Exercise for Longevity
When did exercise become “a thing” that we have to do? It used to be that people led active lives, walking to school, to work, the store or bus stop. We cleaned our homes, took care of our gardens, walked up stairs and walked over to a friend. Now everyone has a car, we go up the escalator and our chores are done either by machines or someone else. As we became more sedentary, gyms were created to fill the need for movement.
The fitness industry was created.
Now we are bombarded with gyms, classes, and trends. They all want to make us healthier by pushing our bodies to the limit. Climb a mountain, spin on your bike, run a marathon and lift the heaviest weights. If you can do these things, chances are you really will feel better and be healthier.
But what if you can’t? What if you have pain that prevents you from doing things? Or maybe you don’t have a great sense of balance anymore are afraid to move too much? What if you just plain don’t like to “exercise”?
The good news is that people who live the longest don’t exercise. Research shows that there are “Blue Zones” , areas where populations enjoy the most longevity. They move naturally and frequently. They walk a lot, sit on the floor, and go up stairs. They spend a lot of time outside. Nothing extreme. (https://bluezones.com/live-longer-better/)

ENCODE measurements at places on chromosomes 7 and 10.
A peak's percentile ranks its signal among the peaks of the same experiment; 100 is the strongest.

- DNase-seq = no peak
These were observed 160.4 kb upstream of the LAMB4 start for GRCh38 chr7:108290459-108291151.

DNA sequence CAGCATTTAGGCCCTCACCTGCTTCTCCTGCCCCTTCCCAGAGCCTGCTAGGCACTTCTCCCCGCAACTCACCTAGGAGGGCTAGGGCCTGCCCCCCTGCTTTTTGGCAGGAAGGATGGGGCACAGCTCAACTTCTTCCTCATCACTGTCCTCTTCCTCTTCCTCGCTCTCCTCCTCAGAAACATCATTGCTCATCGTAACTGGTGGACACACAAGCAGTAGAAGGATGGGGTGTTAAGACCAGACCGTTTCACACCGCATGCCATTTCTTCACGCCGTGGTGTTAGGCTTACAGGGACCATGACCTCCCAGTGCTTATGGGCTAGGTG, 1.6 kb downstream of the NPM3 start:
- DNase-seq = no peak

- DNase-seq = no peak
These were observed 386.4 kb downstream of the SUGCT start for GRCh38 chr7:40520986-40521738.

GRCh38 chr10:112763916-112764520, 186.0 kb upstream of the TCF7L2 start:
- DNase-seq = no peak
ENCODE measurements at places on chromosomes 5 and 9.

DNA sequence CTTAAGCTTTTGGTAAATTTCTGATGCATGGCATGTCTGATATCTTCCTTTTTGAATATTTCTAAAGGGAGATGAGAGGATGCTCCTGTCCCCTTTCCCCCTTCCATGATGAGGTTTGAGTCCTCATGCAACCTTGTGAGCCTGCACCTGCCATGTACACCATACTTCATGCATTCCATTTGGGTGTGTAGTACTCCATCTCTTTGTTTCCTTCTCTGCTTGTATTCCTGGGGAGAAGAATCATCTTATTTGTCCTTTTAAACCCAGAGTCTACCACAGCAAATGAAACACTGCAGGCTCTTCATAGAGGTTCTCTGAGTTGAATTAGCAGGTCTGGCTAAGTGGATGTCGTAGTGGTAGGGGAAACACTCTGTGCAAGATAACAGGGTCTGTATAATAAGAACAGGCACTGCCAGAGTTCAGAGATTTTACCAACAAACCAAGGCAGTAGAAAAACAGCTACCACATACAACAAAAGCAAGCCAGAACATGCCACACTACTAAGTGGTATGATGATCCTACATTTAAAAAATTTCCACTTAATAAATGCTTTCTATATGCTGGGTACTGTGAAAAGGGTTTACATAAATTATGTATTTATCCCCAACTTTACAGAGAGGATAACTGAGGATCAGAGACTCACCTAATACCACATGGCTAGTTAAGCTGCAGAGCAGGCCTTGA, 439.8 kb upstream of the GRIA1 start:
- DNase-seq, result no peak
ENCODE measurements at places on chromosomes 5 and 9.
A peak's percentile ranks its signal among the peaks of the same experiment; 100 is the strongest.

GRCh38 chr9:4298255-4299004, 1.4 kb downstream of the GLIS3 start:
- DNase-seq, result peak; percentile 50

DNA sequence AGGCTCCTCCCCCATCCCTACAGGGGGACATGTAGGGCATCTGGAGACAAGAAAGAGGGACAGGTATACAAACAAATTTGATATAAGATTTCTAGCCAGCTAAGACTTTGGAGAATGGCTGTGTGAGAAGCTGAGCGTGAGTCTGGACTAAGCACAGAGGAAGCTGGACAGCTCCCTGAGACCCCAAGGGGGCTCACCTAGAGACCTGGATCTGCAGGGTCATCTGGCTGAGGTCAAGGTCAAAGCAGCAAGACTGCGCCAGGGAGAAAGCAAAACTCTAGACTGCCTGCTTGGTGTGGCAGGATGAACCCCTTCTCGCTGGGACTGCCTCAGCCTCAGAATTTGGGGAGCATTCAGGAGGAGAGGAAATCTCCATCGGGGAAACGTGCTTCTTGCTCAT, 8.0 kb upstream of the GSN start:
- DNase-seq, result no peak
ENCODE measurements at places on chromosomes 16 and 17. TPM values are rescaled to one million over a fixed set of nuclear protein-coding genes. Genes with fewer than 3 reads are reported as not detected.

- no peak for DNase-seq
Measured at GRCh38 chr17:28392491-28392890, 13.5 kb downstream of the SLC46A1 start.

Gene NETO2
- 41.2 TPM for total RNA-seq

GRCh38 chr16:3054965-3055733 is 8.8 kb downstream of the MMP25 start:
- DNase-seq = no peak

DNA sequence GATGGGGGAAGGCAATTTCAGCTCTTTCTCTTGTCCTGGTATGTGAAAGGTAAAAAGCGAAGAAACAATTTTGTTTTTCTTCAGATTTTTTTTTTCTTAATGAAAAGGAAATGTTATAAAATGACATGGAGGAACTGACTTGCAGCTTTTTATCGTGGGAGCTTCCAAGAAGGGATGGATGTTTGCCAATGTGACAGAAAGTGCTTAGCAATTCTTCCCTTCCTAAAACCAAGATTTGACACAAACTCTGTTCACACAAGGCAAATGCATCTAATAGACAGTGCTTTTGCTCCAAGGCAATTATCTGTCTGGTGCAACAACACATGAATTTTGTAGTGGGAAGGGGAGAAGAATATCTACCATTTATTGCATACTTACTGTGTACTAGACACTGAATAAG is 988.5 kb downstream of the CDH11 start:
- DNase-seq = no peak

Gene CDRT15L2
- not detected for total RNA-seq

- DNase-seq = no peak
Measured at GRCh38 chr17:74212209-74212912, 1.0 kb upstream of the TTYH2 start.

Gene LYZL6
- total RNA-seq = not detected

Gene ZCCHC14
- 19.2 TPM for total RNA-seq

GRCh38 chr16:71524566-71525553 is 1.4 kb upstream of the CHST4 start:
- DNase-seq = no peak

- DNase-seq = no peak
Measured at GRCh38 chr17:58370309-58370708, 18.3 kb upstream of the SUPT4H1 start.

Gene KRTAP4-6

So how do we start to move more if we are in pain or afraid of falling? Start with basics.
Eye movements, breathing and joint mobility are not usually part of an exercise plan. But they are hugely effective in reducing pain; improving balance and making us feel safer. And you don’t need a gym and any equipment.
The greatest improvement in health is just by moving from below average to average fitness. Start with eye exercises which strengthen the muscles around your eyes, prevents droopy eyelids as well. Practice breathing using your diaphragm (Abdominal breathing ). Hand, wrist, ankle and foot exercises make daily tasks so much easier.
Just start, you might be surprised at the results.